Regional capital markets businesses are often engaged in delicate ongoing negotiations over their revenue-sharing arrangements with the wider bank. A common point of debate is joint-venture arrangements concerning lucrative internal flows. These may either flatter the earnings contribution of the capital markets business, obscuring its less attractive “true” economics, or fail to compensate it for the coverage and technology resources required. Other subjects for negotiation include sharing of client lists and the operation of cross-sell arrangements, which often work less effectively than they could. Finally, some capital markets franchises are continually challenged to articulate their contribution and their fit in the context of the wider business.

In other cases, the position of the business is more secure, and the capital markets division is regarded as a utility, responsible for handing flows from retail, wealth, and treasury, as well as the classic corporate bank. However, the benefits the capital markets business brings in terms of profitability are seen as offset by technological and operating model complexity. Sometimes this is due to multiple legacy IT stacks and databases built over time. Re-platforming is one solution, but it’s neither cheap nor simple given links into other critical areas, such as treasury.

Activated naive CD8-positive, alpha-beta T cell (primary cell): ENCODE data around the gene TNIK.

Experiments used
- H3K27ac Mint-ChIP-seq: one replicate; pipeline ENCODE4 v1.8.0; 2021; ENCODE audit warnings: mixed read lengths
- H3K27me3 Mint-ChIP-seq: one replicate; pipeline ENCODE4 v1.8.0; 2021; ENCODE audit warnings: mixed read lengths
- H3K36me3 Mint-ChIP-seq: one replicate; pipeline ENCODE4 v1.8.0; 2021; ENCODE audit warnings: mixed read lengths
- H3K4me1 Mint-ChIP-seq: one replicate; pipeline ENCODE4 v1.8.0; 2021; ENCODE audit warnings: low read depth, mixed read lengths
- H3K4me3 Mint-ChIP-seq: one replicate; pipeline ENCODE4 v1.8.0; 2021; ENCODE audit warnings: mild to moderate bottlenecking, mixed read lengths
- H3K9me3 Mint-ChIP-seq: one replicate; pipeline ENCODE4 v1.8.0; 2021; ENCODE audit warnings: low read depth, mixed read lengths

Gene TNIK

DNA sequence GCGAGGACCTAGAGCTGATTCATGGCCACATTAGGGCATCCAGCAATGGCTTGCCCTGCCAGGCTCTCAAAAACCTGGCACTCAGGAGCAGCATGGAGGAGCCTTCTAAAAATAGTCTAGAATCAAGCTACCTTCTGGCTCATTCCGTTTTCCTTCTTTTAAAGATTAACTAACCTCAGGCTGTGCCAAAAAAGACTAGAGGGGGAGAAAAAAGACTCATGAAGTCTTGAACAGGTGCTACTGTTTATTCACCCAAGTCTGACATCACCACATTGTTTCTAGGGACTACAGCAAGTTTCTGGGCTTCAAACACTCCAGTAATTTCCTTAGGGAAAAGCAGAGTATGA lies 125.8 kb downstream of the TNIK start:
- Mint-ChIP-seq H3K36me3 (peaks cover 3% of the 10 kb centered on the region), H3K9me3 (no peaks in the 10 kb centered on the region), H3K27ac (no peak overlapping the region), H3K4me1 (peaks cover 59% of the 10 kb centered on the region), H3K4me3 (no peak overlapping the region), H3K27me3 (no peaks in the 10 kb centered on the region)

8. For firms focused on expansion, the path to future sustained revenue growth is unclear

Capital market revenue pools have been roughly flat from 2016 through 2019, but some regional players initially capitalized on the post-2008 financial crisis retreat of the top 10 global banks to increase their market share. Now that gain is being eroded by the (re)emergence of a few entrenched “flow monsters.” These global players increasingly dominate individual product verticals, operating at a lower cost per trade and amortizing technology spending across a much larger client and revenue base. The result is ever-deeper moats around their franchises, putting regional players under pressure to find client/product combinations where they retain a real edge. In addition, a number of these global firms are re-entering the mid-sized corporate space in search of growth of their own, further increasing competitive pressure on the regionals.